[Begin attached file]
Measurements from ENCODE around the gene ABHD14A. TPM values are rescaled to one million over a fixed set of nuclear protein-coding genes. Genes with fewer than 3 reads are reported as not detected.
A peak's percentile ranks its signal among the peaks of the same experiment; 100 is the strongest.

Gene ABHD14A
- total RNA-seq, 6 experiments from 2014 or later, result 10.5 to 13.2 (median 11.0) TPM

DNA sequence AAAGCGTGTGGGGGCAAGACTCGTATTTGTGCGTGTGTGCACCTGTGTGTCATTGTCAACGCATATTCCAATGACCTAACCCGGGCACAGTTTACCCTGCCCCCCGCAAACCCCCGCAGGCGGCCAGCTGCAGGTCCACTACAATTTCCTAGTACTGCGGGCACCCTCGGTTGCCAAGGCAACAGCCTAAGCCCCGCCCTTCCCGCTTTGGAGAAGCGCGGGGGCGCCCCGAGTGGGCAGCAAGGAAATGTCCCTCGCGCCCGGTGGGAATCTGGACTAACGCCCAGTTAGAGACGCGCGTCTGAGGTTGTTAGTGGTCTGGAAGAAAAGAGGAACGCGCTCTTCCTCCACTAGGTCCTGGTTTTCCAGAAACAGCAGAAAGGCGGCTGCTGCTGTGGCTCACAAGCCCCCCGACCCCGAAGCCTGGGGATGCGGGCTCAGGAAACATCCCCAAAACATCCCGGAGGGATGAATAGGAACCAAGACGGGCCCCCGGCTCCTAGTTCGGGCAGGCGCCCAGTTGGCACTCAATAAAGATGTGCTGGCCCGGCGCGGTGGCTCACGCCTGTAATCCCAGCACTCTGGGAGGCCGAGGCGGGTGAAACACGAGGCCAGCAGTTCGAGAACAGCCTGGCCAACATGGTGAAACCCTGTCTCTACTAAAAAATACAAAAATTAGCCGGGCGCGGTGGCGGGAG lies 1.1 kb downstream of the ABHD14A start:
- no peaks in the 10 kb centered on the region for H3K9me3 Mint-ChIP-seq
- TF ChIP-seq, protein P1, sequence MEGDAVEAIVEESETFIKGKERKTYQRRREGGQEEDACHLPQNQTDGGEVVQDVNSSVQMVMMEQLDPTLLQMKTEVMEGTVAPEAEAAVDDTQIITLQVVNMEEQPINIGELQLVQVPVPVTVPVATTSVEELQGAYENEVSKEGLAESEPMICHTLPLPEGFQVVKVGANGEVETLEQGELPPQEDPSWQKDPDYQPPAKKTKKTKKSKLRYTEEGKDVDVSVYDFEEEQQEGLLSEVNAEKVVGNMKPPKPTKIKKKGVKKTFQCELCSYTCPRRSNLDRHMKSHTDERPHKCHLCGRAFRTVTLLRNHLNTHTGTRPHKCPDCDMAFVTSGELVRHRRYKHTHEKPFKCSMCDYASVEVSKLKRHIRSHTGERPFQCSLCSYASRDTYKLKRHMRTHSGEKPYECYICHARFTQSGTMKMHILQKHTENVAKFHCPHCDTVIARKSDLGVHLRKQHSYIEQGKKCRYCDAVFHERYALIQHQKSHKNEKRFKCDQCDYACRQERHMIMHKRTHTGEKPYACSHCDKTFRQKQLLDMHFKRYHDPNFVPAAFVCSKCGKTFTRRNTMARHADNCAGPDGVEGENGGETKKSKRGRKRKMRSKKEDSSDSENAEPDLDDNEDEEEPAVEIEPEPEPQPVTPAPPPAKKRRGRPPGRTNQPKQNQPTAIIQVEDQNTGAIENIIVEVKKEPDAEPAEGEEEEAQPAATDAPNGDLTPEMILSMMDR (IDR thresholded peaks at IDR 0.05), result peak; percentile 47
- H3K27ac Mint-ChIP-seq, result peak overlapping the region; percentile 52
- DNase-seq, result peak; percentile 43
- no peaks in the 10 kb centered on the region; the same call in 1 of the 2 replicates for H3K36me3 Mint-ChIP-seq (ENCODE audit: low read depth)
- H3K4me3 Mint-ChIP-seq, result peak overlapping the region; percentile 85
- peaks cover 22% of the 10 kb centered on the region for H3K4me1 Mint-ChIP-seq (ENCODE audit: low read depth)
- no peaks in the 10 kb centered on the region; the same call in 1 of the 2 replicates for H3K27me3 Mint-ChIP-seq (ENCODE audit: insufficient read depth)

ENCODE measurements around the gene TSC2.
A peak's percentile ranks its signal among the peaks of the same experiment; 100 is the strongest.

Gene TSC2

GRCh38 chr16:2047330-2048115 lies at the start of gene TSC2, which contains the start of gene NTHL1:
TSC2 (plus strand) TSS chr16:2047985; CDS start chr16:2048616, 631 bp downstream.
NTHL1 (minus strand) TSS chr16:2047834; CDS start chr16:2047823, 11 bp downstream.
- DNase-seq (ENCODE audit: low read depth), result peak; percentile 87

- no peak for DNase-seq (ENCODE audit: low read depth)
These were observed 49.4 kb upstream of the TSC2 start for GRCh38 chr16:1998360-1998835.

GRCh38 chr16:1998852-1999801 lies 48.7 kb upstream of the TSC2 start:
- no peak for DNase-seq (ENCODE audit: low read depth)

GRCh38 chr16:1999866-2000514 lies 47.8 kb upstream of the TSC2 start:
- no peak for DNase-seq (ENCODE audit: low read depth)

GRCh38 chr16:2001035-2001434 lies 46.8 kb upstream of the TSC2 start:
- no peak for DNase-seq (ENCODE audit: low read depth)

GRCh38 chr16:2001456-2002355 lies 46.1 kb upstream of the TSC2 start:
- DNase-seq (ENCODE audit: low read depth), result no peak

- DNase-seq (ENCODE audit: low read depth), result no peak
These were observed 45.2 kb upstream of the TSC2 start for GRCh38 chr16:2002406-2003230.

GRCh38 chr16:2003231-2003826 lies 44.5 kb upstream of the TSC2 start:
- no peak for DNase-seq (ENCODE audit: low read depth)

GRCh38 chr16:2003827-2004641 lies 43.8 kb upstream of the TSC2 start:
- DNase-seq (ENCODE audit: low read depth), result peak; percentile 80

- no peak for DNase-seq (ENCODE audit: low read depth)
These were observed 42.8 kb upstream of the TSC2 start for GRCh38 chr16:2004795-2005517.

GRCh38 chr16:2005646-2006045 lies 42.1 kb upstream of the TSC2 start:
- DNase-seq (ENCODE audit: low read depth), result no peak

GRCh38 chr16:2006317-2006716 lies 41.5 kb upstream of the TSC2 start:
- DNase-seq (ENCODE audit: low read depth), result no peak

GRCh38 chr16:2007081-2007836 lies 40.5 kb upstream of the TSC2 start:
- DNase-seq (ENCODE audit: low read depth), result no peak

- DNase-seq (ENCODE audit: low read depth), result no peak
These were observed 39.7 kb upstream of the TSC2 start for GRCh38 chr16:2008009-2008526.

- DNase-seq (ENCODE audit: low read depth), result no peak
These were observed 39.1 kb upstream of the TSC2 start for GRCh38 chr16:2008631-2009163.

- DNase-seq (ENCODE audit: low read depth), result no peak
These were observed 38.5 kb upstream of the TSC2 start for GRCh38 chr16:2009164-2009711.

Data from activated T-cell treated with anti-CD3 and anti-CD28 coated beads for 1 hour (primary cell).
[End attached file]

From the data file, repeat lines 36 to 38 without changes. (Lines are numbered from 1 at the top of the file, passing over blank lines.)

- DNase-seq (ENCODE audit: low read depth), result peak; percentile 80

- no peak for DNase-seq (ENCODE audit: low read depth)
These were observed 42.8 kb upstream of the TSC2 start for GRCh38 chr16:2004795-2005517.